Explain this line segment intersection code

I've been reading this article on pathfinding over polygon meshes using line-of-sight, and in the article are several code snippets. One of them, the one I'm trying to understand, is a simple function that determines whether two line segments intersect.

Here is that function from the article (in C#, though that isn't important to me):

public static bool LineSegmentsCross(Vector2 a, Vector2 b, Vector2 c, Vector2 d)
{
float denominator = ((b.X - a.X) * (d.Y - c.Y)) - ((b.Y - a.Y) * (d.X - c.X));

if (denominator == 0)
{
return false;
}

float numerator1 = ((a.Y - c.Y) * (d.X - c.X)) - ((a.X - c.X) * (d.Y - c.Y));

float numerator2 = ((a.Y - c.Y) * (b.X - a.X)) - ((a.X - c.X) * (b.Y - a.Y));

if (numerator1 == 0 || numerator2 == 0)
{
return false;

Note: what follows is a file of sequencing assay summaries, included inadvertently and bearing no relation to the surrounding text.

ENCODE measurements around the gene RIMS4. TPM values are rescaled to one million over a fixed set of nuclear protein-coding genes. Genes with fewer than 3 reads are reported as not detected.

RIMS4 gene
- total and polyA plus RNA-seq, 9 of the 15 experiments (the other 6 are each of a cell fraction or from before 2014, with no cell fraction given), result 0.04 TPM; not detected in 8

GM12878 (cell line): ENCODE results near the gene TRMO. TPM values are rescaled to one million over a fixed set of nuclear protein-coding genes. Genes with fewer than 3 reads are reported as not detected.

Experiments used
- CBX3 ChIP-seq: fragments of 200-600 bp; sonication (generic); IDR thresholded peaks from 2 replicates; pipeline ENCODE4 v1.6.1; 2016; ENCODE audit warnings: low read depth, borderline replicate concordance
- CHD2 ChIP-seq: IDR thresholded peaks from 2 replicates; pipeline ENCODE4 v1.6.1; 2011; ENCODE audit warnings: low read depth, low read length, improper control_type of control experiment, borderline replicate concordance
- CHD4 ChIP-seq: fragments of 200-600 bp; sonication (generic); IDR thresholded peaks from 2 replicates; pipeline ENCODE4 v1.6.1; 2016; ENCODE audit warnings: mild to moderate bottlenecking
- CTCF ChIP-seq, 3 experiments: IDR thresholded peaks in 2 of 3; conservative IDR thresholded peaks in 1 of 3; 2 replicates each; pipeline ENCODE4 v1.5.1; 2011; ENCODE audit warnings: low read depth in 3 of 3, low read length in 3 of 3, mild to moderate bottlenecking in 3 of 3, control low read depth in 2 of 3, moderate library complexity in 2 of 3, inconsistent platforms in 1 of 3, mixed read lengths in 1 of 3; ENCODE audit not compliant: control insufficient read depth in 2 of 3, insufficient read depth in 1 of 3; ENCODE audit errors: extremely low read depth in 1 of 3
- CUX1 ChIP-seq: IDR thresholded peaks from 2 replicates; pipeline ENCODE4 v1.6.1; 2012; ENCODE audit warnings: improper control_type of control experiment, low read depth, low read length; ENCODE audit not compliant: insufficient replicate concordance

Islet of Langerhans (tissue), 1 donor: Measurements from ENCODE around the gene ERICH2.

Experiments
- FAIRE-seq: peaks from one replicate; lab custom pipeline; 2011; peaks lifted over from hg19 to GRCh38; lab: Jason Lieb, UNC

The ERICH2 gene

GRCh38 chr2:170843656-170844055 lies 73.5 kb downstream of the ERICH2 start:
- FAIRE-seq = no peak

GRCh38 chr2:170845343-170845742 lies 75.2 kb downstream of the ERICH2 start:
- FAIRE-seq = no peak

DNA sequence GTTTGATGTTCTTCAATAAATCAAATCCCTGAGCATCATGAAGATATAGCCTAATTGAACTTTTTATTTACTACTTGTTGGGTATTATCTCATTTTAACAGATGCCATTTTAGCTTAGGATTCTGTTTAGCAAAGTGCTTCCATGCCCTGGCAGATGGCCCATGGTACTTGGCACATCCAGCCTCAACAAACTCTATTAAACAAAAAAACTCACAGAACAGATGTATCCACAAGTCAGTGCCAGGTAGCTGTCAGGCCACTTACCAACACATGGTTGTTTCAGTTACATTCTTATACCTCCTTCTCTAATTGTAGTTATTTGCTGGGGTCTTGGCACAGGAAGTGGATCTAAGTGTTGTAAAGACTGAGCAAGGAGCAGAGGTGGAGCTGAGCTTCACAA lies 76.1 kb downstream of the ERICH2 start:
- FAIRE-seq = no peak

}

float r = numerator1 / denominator;
float s = numerator2 / denominator;

return (r > 0 && r < 1) && (s > 0 && s < 1);
}

Without any explanation, I assume that the function accepts two line segments, a-b and c-d. I know the first part checks whether the two lines are parallel, in which case they don't intersect. After that, I'm not sure. I suspect the next bit checks whether the two segments are out of range of each other? The code talks about numerators and denominators, so maybe it's dealing with slope comparisons?

In any case, I'd like to understand the math used here for determining line intersections. I know there's an algorithm that this code is following, but I don't know what it is. How does the formula used in the first part determine that the lines are parallel? I know it works, but why does it work? And what does the function do after that? Why?

I'd much rather understand how the code works, and then write my own code from that knowledge, than just blindly copy someone else's code.